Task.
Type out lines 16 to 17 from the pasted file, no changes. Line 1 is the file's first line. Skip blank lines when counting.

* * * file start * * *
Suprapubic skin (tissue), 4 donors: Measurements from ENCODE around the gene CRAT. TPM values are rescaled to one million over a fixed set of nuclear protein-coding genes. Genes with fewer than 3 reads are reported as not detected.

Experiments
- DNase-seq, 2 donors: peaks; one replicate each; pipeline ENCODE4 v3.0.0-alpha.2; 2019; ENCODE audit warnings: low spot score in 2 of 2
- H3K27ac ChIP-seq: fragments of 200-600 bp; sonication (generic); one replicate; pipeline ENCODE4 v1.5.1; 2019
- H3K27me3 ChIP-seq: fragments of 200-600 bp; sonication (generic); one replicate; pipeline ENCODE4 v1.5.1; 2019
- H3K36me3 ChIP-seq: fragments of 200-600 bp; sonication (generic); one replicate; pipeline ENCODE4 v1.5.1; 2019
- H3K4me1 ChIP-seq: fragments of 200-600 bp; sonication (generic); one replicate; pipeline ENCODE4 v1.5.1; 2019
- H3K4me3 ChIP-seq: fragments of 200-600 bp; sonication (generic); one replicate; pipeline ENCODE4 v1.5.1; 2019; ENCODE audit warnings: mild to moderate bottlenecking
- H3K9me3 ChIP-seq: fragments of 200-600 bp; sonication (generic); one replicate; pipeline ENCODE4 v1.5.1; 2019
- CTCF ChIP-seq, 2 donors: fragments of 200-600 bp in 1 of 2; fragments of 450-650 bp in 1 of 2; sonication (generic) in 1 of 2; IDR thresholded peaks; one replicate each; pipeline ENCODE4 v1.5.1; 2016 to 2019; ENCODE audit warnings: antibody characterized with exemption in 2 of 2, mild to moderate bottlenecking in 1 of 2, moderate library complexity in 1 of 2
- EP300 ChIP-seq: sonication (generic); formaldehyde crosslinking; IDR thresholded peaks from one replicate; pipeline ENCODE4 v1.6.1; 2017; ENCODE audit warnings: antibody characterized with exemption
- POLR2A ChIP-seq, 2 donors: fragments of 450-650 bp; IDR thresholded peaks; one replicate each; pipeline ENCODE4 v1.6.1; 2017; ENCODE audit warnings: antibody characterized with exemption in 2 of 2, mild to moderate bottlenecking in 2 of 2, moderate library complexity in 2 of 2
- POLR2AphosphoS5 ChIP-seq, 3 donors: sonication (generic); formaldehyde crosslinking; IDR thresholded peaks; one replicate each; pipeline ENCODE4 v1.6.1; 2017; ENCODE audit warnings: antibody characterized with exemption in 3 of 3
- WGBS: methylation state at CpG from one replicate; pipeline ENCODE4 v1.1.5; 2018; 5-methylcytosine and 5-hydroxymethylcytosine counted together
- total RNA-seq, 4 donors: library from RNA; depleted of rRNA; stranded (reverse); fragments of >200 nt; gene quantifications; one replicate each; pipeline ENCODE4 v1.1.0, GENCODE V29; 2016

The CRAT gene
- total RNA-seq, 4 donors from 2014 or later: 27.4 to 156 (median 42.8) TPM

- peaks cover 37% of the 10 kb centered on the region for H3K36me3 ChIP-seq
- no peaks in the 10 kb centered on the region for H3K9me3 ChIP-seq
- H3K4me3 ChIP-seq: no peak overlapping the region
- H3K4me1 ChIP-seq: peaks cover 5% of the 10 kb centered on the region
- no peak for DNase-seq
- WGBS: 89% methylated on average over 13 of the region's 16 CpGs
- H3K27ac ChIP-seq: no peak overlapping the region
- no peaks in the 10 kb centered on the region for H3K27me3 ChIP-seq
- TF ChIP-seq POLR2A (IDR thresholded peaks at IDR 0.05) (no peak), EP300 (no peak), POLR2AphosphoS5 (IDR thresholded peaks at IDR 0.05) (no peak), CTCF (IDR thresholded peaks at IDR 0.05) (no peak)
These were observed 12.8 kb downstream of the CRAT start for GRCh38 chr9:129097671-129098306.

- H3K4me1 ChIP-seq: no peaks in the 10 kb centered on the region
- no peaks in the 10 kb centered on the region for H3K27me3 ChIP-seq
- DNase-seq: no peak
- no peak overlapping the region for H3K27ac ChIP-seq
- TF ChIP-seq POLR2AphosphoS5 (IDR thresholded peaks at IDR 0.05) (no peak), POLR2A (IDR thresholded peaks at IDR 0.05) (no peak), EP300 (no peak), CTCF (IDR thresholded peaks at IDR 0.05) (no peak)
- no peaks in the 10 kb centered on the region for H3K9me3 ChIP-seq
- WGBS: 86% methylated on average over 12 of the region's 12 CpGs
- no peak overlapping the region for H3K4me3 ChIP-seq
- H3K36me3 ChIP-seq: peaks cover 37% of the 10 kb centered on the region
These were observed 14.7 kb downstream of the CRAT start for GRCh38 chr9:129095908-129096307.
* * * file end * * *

The CRAT gene
- total RNA-seq, 4 donors from 2014 or later: 27.4 to 156 (median 42.8) TPM